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Rex Tillerson
Secretary of State Rex Tillerson speaks during a media availability, Monday, Oct. 23, 2017, at Bagram Air Field, Afghanistan. (AP Photo/Alex Brandon, Pool)

The Afghan president's office altered a photo from Rex Tillerson's visit



The U.S. and Afghanistan released photographs of Secretary of State Rex Tillerson’s recent visit to the latter country that seemingly do not match, according to The New York Times.

The Times on Monday reported that discrepancies existed between the State Department’s image of Tillerson’s trip and the picture from Afghan President Ashraf Ghani’s office.

The two photos show Ghani and Tillerson seated at the head of a room with a pair of large televisions behind them.

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The images also depict a thermos, two cups and bottled water on a nearby coffee table, and delegations for both Ghani and Tillerson sitting across from one another.

The version issued by Ghani’s office, however, erased a large digital clock and a red fire alarm behind both men.

The Times reported that the clock showed “Zulu time,” or the military term for Coordinated Universal Time.

The pair of devices would have suggested that the image was taken at an American military installation.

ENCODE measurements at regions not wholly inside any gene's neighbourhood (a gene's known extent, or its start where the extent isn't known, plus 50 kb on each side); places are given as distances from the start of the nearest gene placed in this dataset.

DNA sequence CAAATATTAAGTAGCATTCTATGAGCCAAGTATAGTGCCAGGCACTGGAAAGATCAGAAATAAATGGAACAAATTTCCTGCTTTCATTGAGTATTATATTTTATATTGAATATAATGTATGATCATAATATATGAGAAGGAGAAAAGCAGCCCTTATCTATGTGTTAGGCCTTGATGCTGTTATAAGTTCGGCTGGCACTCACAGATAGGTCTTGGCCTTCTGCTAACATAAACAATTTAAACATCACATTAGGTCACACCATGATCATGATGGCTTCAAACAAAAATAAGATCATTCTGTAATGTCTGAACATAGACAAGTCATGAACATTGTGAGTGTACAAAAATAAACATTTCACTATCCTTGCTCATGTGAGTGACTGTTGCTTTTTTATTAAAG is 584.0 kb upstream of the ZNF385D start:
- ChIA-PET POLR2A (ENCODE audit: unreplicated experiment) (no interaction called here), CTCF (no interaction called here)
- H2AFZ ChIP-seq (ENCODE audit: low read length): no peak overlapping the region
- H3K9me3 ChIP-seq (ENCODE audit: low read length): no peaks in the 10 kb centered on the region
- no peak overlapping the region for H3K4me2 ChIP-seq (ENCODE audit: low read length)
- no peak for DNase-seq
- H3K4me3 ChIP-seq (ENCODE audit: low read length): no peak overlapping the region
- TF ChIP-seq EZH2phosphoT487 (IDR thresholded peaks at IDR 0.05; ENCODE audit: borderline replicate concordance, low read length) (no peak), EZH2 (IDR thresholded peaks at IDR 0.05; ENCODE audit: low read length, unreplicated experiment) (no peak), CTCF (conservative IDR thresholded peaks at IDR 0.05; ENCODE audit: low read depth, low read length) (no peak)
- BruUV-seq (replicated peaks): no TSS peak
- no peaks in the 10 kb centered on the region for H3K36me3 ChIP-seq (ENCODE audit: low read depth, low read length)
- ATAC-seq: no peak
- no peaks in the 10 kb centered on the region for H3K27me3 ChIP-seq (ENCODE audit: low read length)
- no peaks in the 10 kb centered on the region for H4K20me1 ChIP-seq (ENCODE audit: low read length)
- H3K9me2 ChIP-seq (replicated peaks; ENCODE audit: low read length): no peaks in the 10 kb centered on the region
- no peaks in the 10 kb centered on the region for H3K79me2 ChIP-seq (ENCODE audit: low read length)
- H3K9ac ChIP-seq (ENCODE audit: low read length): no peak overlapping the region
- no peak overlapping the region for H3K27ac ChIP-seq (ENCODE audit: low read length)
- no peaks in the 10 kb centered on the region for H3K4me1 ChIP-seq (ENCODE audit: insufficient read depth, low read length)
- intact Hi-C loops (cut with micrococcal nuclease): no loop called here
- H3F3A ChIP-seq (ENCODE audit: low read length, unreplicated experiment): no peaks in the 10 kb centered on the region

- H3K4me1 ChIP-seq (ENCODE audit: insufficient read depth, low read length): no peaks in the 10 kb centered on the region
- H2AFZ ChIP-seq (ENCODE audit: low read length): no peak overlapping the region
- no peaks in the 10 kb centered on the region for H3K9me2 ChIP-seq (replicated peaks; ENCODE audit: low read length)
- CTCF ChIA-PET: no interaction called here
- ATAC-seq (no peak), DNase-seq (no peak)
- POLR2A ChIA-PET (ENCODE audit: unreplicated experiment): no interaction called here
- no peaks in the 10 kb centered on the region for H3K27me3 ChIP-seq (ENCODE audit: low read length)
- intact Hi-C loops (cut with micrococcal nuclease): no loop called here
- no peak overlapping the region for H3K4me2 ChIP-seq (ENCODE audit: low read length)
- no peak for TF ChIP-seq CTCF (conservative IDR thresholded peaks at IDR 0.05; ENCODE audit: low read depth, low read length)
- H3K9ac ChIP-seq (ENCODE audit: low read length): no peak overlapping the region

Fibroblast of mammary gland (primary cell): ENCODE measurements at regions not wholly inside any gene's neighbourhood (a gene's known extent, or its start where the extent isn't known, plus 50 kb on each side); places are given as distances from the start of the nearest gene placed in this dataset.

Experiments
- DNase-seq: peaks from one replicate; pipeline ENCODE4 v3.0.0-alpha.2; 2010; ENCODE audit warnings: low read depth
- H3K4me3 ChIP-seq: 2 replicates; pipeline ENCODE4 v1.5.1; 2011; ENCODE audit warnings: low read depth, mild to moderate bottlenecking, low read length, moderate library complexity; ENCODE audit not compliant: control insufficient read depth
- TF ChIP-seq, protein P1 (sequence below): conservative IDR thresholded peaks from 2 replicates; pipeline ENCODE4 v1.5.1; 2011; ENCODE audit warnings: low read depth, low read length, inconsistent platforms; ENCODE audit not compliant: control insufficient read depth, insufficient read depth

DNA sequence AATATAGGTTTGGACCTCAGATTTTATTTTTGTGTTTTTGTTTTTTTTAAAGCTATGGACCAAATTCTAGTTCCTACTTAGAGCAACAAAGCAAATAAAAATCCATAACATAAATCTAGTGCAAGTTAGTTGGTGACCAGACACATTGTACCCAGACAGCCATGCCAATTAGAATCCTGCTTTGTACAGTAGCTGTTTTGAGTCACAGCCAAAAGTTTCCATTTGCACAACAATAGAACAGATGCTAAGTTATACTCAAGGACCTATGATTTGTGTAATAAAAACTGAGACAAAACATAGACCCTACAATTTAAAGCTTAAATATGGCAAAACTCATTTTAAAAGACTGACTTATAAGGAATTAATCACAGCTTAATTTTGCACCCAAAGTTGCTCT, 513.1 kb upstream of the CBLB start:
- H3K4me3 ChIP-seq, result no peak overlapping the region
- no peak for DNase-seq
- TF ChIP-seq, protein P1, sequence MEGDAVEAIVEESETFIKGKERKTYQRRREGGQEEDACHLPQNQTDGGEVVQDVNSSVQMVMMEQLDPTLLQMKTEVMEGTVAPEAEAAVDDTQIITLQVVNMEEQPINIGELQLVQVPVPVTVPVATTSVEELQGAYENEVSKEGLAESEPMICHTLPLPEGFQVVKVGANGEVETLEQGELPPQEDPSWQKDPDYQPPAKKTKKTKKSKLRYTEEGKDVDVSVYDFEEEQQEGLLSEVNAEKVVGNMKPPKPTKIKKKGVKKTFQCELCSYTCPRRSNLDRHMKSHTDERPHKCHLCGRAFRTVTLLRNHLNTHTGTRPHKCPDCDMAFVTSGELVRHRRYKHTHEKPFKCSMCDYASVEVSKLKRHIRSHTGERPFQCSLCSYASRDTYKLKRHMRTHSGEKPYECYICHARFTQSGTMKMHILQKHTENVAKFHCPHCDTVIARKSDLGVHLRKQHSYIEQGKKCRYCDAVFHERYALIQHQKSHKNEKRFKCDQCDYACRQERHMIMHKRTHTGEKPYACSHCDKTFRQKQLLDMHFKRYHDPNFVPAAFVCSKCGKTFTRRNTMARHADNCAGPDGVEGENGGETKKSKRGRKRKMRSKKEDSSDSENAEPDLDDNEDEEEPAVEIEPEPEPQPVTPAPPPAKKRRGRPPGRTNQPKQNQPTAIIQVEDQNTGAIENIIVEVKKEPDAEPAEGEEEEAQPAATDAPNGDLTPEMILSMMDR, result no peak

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Ghani’s office and the American Embassy in Afghanistan earlier on Monday said that Tillerson had a productive meeting with the Afghan leader in Kabul.

The Times reported, however, that their encounter instead took place at Bagram, a heavily-fortified U.S. military base about a 90-minute drive away.

“There is no question that the photo has been manipulated,” said Hany Farid, an expert in photo forensics and a professor of computer science at Dartmouth College.

Farid added that the editing done on the version released by Ghani’s office was most likely performed using Photoshop, editing software that can delete objects and refill space.

Some Twitter users on Tuesday shared comparisons of the two photos, which were snapped during Tillerson’s surprise visit to Afghanistan the day before.

Security concerns for high profile visitors to Afghanistan like Tillerson stem from the Taliban’s resurgence there.

More than 50 rockets landed at or around Kabul airport last month during Defense Secretary James Mattis’s visit.

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